Twelve Steps in Time
July 31, 2006 by Julius Serpentine

Crazy Uncle Mel's been drinking again.

Every now and again the Slantmouth staff likes to dust off the old time machine and assemble a pantheon of historical figures capable of giving the world a unique perspective on the issues of today. This week we have gathered some of American history’s famous alcoholics to discuss Mel Gibson.

Slantmouth: Mel Gibson, a world famous actor in our time, was arrested this past weekend for driving under the influence. In a statement released by Gibson he admitted to struggling with the seductive delights of alcohol for years and openly announced his alcoholism. What are your initial reactions?

Edgar Allan Poe: I find it to be rather sad. When a man plunges into the depths of alcohol no good can come of it. The only prize at the end of that adventure is a premature death and pantaloons full of venereal diseases.

Truman Capote: I once had a rather special relationship with Mel, in the late 70’s. I used to call him Mellon. It was cute for a while, but it would have never worked out. It’s sad that, in the future, he’s turned to alcohol to soothe his woes. I blame myself. I’d go for the drink too if I couldn’t have me.

Franklin Pierce: If I were still President of the United States I’d have you strung up by your britches, Capote. There’s no room for those kinds of lies, certainly not in my presence.

Truman Capote: Jealous, are we?

Franklin Pierce: I ought to punch you in the damn face, boy! I killed men with three times as much chest hair as you in Mexico City!

Slantmouth: Gentlemen, as much as we enjoy drunken men fighting, let’s stay on topic.

Franklin Pierce: Right. Sorry. So this Mel Gibson fellow was driving drunk, yes?

Let me just say from experience, drinking and driving is a terrible combination. After a wild night of drinking and more drinking, I ran over an old woman in my carriage. She collapsed like the Roman Empire. The crunching sound was awful, but she didn’t die right away. In my altered state, it seemed merciful to end her misery by backing over her.

It brings a manly tear to my eye just thinking about it.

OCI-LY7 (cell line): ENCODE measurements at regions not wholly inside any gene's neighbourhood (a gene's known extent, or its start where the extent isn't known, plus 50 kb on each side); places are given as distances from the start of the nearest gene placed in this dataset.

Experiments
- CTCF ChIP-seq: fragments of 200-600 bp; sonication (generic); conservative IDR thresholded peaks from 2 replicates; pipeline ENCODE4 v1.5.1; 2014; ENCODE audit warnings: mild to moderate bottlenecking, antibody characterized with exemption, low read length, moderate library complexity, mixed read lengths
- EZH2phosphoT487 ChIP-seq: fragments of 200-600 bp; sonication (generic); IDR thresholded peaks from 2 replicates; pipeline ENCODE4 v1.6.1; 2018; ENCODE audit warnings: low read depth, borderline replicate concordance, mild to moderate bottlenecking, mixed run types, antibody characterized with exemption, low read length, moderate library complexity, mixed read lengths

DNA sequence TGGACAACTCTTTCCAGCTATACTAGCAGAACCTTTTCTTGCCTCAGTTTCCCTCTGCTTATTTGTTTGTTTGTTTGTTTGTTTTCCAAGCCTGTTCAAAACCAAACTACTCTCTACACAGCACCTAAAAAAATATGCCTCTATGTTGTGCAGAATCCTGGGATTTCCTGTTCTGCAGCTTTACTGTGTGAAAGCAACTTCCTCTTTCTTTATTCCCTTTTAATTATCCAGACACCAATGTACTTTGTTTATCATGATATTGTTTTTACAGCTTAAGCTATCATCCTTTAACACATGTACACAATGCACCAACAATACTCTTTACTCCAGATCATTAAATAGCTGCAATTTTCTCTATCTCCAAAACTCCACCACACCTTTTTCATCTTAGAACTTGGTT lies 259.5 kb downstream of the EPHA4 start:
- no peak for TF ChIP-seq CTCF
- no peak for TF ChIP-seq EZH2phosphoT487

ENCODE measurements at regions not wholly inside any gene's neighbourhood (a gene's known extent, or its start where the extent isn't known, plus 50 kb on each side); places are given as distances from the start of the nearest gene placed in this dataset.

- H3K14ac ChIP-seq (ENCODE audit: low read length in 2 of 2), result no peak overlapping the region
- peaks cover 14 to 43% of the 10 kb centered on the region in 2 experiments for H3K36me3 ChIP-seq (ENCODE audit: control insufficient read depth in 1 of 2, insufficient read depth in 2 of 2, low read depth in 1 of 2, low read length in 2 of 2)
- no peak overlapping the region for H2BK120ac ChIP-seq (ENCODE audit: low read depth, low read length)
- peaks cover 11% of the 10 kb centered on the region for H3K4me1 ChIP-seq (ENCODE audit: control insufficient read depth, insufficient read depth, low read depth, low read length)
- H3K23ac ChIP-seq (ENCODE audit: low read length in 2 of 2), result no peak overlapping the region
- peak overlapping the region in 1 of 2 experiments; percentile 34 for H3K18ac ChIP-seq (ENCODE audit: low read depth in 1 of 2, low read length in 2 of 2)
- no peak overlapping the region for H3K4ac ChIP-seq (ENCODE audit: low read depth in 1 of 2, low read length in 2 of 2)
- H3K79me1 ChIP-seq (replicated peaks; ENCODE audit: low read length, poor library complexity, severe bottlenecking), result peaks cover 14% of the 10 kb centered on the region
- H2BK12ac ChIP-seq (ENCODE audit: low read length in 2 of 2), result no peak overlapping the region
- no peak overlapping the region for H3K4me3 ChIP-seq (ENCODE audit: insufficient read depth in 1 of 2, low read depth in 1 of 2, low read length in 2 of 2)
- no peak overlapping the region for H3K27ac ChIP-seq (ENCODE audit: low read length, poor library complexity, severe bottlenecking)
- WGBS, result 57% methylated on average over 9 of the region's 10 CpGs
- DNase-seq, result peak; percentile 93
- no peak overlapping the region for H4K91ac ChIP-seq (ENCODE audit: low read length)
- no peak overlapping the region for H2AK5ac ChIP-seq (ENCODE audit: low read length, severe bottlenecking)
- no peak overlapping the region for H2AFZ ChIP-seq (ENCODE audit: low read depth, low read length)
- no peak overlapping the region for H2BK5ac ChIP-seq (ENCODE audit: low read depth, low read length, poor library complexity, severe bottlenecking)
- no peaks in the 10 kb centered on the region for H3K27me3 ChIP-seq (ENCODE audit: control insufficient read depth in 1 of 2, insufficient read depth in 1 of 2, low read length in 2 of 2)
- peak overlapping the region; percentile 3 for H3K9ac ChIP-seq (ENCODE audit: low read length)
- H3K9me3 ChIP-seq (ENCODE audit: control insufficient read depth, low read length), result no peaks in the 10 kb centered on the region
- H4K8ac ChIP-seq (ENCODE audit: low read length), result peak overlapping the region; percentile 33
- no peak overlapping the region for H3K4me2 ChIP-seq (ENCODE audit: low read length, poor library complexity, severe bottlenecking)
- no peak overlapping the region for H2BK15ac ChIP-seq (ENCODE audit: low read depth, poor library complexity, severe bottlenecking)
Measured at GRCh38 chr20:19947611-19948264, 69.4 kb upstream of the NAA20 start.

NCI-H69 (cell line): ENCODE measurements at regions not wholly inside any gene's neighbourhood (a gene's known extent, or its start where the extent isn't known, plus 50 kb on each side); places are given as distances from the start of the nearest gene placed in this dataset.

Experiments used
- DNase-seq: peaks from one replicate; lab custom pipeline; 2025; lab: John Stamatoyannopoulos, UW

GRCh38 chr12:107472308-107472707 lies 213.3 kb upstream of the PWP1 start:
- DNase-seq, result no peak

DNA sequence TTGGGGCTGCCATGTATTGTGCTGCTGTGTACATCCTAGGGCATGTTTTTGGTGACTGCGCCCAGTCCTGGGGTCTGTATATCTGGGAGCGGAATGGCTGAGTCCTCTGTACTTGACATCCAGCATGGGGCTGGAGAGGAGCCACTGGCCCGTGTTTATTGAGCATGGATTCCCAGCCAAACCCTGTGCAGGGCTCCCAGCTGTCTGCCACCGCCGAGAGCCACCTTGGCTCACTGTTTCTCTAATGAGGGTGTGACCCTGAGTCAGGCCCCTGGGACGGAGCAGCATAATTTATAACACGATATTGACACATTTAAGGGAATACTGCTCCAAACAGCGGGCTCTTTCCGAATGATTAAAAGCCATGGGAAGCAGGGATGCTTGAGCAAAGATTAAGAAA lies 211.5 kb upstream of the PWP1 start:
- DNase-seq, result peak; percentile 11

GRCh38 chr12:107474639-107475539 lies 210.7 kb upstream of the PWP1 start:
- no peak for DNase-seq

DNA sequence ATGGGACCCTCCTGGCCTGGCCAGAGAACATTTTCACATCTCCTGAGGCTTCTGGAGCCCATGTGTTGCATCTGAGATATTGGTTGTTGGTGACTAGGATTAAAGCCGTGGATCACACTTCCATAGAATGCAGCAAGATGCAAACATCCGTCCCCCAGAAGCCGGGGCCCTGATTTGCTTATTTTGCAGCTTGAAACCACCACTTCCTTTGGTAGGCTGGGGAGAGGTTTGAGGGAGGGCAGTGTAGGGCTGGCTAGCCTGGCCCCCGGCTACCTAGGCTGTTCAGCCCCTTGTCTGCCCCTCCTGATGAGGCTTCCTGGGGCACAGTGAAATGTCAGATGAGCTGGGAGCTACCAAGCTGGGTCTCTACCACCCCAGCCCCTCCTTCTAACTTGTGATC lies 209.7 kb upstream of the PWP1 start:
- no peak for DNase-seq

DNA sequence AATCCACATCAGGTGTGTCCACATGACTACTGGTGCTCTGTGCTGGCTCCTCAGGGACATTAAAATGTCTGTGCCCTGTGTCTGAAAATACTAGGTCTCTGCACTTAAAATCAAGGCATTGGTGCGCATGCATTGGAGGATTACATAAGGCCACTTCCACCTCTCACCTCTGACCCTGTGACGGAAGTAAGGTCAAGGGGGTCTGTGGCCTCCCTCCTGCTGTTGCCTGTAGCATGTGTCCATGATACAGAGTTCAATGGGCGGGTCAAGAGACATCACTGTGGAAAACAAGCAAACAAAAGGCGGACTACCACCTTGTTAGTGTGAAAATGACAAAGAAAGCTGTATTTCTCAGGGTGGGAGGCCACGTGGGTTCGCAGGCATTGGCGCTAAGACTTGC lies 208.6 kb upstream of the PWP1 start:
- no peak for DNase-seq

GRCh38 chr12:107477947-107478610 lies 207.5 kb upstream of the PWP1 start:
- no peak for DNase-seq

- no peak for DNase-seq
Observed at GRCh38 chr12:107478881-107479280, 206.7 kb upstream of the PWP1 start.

Edgar Allan Poe: What did the crunching sound like exactly? A story I’m working on features an old lady being run over by a carriage. It’s a love story. Could you talk about it in more detail? I’d love to take some notes.

Franklin Pierce: Maybe later. I think this future air is aggravating my allergies.

[Mr. Pierce sniffles and dabs his eyes with a handkerchief]

Slantmouth: He was reported to have made a series of anti-Semitic comments during his arrest, including statements that pointed the finger at Jews for all of the wars in the world. How do you think this will affect Gibson’s future in Hollywood?

Edgar Allan Poe: You’re talking about the moving pictures in this time, right? Back in my time short stories are not considered to be legitimate art. Can you believe it? Now we’re discussing the future of an insanely wealthy man having a future amongst a group of other insanely rich men producing moving pictures.

I suspect he will survive. I heard he made a movie, as you call them, which featured the spiritually uplifting tale of a man being beaten for two and a half hours, right? Funded the project from his own pocket, as I recall.

Truman Capote: Oh, right. The Passion. Doesn’t really sound like my cup of tea. I find it much more interesting that in the future they’re making movies about a drunken Southern homosexualist like me. Probably means I didn’t make it into the new century, if they’re making biographical movies about my life.